La Crescenta alteration expert to try retirement on for size

After 30 years in La Crescenta, Alicia’s Formal & Tuxedo Shop will close its doors later this month as the store’s namesake, Alicia Fors, is retiring.

For decades, the shop has been the only one of its kind in town, where locals take their wedding, debutant or prom gowns for alterations, and it’s where men have gone to have their tuxedos fitted. She also sells gowns and tuxedos.

Panicked, soon-to-be brides rush to the store when the dress they ordered online arrived too big or too small, and Fors said she has never turned anyone away, no matter how last minute. Her dutiful service has calmed many brides’ nerves, she said.

“Everybody thinks their wedding is the wedding of the century,” she said, jokingly. Then her voice took on a more serious tone. “We have to work so hard for each girl. It’s so important for them.”

Fors doesn’t know yet how she will occupy her time in retirement because the business has been all-consuming for years. She also doesn’t know where her customers will take their formals.

“Now I don’t know what people are going to do,” she said.

The shop will remain open for at least the next couple of weeks.

Fors and her part-time staff need to finish alterations on nearly 20 formal gowns, many of them wedding dresses, and some of them from women she tried to turn away, telling them she is retiring. However, they insisted that she help, Fors said.

She’ll sell the remaining merchandise, even the handful of sewing machines in the back room, although she did consider keeping one for herself.

Now 69 years old, Fors was born and raised near Mexico City, and grew up working in her mother’s bridal shop, where she learned how to make wedding gowns and formal dresses.

When she was 24, she left Mexico for Los Angeles, first settling in Monrovia and then in Montrose with her late husband, Edward Allan Fors, whom she met in church and went on to marry in 1977.

In Montrose, they raised a son, who became a lawyer, and a daughter, who became a teacher, and she has four grandchildren.

She opened her first shop on Foothill Boulevard near the La Crescenta-Tujunga border in 1985, and moved into her current shop on the same street near Lauderdale Avenue in La Crescenta in 2000.

For decades, she has worked six days each week, with work sometimes spilling into her only day off, particularly during the busy wedding seasons in spring and summer.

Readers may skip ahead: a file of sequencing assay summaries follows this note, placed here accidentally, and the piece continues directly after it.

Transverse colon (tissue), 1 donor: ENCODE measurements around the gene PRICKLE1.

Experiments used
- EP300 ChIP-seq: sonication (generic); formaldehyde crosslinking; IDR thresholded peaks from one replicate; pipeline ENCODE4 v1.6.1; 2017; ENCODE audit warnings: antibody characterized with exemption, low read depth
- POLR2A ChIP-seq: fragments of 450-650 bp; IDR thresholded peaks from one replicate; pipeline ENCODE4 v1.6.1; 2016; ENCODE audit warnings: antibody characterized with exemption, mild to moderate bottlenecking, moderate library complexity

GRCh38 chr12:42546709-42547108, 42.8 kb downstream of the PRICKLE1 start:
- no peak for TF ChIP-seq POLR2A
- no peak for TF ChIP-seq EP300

But she has never dreaded any of it.

“I’m always ready … happy to come,” she said.

When Fors’ husband passed away this past July, she knew it was time to retire.

He used to help her with the shop’s books and paperwork, and with his passing, some aspects of running the business became overwhelming.

“I cannot do everything,” she said. “It’s time. I have to retire someday. I know everybody’s sad. I know it’s going to be hard, because I’m used to coming in [here] every morning.”

This past Tuesday morning, the shop’s first customer of the day was Col. James Anderson, who dropped by to pick up custom-made spats to wear around his boots for his gig as “The Dapper Doorman” at the Hollywood speakeasy “Next Door Lounge.”

As the bar’s bouncer, doorman and greeter, he also wears tuxedos tailored to fit him by Fors. In previous executive-protection jobs he’s held, Fors fixed his tuxedos to carry bulky radios or guns.

He’s been a customer of the shop for over 10 years, and he said he’s uncertain where he’ll turn next.

“I’m going to buy whatever I can before she sells out. I want to get some more tuxes and more gloves so I don’t have to worry about it,” he said.

Shortly after Anderson walked out with his new spats, Fors received her last shipment of tuxedos, which arrived in a tall cardboard box.

Before this month came around, she had already told the debutants she couldn’t take on their dresses for any upcoming spring formals.

That leaves the men’s formal wear on display, along with 20 or so dresses and wedding gowns and her final shipment of tuxedos.

“This is the last one,” she said.

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Kelly Corrigan, kelly.corrigan@latimes.com

Twitter: @kellymcorrigan

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